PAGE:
Global A Go-Go saw the band’s lineup changed to include Strummer’s old friend and musical mentor Tymon Dogg. While it might have been coincidence, this disc also saw their sound and vision become far more global. While the immediacy and intensity that was always characteristic of Strummer’s music didn’t change, the scope of the band’s means of expression certainly expanded. In liner notes written for this reissue, film maker Jim Jarmusch comments on the appropriateness of the disc’s title: “Strummer’s world wide musical influences and appreciation are certainly well known … Global A Go-Go deftly represents his outlook, his intuition, his enthusiasm, and his concerns.”
Yet what continued to make Strummer’s music special was the human qualities he was able to imbue his songs with. Not very many people could write a song extolling the virtues of multiculturalism, let alone write one that’s as funny and cheerful as “Bhindi Bhagee”. Simply by listing the variety of food and musical styles on offer in a neighborhood he creates the image of a multitude of nations living side by side in harmony. “Welcome stranger to the humble neighborhoods/You can get inspiration along the highroad/Hommus, cous cous, in the jus of Octopus/…/Welcome stranger, there’s no danger.” Typical of Strummer, the song has a point, but that doesn’t mean you can’t have fun along the way.
Strummer died before the release of the band’s third album, Streetcore. Fortunately after a series of gigs in November 2002 the band had headed right into the studio and had recorded enough before he died. The remaining band members, Simon Stafford, Luke Bullen, Shields, Slattery and Dogg, were able to finish it off and release it in 2003. This disc really shows the many and diverse musical directions Strummer was beginning to head in, from his reworking of an old British pop song from the 1950s, “Before I Grow Too Old”, retitled here as “Silver and Gold”, to his writing of “Long Shadow” in the hopes of it being recorded by Johnny Cash. It was the type of song that would have fit into Cash’s repertoire seamlessly with its tale of a long struggle artistically couched in biblical terms. “Well I’ll tell you one thing that I know/You don’t face your demons down/You grab them by the collar/And you wrestle them to the ground.”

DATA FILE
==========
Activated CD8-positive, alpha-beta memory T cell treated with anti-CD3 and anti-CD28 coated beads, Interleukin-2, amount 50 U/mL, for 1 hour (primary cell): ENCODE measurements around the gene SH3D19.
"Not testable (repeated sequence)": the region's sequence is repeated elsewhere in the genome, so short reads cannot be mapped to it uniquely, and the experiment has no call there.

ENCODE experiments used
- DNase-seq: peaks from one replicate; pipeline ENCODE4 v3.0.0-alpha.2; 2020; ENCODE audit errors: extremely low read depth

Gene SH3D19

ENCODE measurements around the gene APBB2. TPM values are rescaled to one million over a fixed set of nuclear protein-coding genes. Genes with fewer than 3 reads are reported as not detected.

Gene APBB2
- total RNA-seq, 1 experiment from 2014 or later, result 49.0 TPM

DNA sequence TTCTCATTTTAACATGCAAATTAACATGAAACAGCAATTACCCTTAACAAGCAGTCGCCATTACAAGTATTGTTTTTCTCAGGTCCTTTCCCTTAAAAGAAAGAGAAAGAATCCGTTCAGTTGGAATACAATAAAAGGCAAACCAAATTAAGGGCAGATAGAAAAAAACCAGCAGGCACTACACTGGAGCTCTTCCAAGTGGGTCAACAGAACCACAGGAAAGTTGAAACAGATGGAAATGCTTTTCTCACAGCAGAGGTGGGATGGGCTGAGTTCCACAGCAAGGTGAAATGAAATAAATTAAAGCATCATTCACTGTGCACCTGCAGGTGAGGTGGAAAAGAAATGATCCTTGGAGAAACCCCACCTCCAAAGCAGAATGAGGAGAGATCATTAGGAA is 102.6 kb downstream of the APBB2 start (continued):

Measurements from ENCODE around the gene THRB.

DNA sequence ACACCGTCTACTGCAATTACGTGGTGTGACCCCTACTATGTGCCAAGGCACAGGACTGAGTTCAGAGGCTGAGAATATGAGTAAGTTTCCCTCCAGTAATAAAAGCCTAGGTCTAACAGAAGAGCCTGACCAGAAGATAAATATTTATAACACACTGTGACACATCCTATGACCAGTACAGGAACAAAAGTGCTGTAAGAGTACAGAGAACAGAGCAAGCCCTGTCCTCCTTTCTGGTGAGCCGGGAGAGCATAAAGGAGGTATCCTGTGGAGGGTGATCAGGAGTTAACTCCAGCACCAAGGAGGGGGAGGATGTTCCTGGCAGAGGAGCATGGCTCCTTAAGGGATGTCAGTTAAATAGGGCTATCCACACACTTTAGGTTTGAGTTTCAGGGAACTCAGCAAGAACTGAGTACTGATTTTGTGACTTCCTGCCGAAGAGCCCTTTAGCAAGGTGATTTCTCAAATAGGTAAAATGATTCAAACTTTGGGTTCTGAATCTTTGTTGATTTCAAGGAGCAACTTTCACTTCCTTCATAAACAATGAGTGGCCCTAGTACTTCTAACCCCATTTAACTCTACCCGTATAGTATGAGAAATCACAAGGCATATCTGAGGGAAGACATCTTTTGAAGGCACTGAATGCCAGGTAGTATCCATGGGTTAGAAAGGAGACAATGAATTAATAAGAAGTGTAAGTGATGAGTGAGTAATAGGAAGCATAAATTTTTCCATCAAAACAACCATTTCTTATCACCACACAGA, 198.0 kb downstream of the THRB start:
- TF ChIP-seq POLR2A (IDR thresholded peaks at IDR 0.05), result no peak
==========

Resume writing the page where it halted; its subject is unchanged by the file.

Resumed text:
Strummer ended up recording it with Smokey Hormel, Cash’s guitar player. Also included on the disc was a recording he made of Bob Marley’s “Redemption Song” that he had made in Rick Rubin’s studio – the man who produced and recorded Cash’s “American” albums – with him on piano, Hormel on guitar, and Benmont Tench (Tom Petty and the Heartbreakers) on organ. It seems eerie that both Marley and Strummer recorded this song as solo acoustic numbers and in both cases it was released posthumously. However, in case you think these tracks were an indication of Strummer mellowing, the opening two cuts from the disc, “Coma Girl” and “Get Down Moses” will quickly disabuse of the notion. The first is a satiric look at the whole music festival scene while the second tells Moses he needs to come down from his mountain and check out reality before making his pronouncements.
As lead singer for The Clash, Strummer had stardom and international acclaim thrust upon him whether he wanted it or not. While there’s no denying The Clash were a great band and Strummer did some incredible work with them, The Mescaleros and what he created for them was just as deserving of recognition. While they obviously didn’t produce the same volume of material as his most famous band, what they did record was every bit as good as the best stuff The Clash ever made. Hopefully the reissuing of these three discs will ensure they receive the recognition they deserve.